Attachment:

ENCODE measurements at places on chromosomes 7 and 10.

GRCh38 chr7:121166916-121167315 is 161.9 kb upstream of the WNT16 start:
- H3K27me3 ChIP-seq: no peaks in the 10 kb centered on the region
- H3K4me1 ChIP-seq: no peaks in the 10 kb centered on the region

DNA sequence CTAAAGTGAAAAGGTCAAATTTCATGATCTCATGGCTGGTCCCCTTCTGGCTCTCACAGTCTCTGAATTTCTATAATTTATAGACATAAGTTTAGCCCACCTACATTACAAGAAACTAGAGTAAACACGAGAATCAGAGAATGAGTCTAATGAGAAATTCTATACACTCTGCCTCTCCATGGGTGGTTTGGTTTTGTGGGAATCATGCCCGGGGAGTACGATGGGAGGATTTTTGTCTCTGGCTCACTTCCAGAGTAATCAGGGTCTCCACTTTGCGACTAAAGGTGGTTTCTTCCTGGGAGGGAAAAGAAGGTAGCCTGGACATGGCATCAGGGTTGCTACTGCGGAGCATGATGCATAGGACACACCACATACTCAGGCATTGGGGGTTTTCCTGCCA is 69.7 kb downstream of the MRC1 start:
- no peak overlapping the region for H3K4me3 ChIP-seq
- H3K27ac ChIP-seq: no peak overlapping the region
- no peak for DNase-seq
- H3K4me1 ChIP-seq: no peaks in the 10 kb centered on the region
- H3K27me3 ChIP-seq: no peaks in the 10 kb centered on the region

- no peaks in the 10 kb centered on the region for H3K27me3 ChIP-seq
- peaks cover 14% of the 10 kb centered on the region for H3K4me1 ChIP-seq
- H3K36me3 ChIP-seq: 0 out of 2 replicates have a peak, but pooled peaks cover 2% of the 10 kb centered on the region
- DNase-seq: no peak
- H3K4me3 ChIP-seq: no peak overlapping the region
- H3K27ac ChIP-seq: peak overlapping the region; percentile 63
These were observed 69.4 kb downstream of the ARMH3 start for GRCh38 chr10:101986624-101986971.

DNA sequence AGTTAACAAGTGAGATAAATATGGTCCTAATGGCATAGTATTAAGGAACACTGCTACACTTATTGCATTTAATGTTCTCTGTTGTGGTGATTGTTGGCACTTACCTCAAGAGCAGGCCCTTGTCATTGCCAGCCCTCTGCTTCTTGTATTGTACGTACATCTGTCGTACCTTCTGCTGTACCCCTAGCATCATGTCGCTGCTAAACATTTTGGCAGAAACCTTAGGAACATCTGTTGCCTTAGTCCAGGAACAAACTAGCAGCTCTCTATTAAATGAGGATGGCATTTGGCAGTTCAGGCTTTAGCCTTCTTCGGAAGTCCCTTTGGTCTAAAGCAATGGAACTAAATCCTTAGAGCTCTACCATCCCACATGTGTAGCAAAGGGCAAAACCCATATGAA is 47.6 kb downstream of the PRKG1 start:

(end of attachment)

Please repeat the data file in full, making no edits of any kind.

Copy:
ENCODE measurements at places on chromosomes 7 and 10.

GRCh38 chr7:121166916-121167315 is 161.9 kb upstream of the WNT16 start:
- H3K27me3 ChIP-seq: no peaks in the 10 kb centered on the region
- H3K4me1 ChIP-seq: no peaks in the 10 kb centered on the region

DNA sequence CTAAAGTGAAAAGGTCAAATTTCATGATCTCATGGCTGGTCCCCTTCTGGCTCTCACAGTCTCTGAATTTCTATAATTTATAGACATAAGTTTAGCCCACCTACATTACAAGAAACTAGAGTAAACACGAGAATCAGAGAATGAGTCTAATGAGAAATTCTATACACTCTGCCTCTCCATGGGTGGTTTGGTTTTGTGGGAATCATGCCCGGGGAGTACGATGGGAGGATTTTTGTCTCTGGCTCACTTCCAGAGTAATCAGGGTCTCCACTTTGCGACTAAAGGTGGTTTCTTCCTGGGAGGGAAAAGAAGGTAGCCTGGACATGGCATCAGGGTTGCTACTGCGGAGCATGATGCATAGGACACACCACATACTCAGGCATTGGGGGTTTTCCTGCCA is 69.7 kb downstream of the MRC1 start:
- no peak overlapping the region for H3K4me3 ChIP-seq
- H3K27ac ChIP-seq: no peak overlapping the region
- no peak for DNase-seq
- H3K4me1 ChIP-seq: no peaks in the 10 kb centered on the region
- H3K27me3 ChIP-seq: no peaks in the 10 kb centered on the region

- no peaks in the 10 kb centered on the region for H3K27me3 ChIP-seq
- peaks cover 14% of the 10 kb centered on the region for H3K4me1 ChIP-seq
- H3K36me3 ChIP-seq: 0 out of 2 replicates have a peak, but pooled peaks cover 2% of the 10 kb centered on the region
- DNase-seq: no peak
- H3K4me3 ChIP-seq: no peak overlapping the region
- H3K27ac ChIP-seq: peak overlapping the region; percentile 63
These were observed 69.4 kb downstream of the ARMH3 start for GRCh38 chr10:101986624-101986971.

DNA sequence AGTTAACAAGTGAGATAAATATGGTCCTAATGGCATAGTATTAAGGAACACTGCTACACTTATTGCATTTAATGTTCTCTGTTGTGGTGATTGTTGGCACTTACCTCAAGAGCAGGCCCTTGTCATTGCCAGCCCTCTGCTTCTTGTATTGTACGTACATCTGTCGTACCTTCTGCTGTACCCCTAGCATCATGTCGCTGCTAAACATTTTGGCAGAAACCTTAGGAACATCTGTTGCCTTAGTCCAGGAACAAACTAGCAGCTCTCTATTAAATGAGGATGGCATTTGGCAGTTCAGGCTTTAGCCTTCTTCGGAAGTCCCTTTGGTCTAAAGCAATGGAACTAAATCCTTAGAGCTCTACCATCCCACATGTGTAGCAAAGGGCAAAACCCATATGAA is 47.6 kb downstream of the PRKG1 start: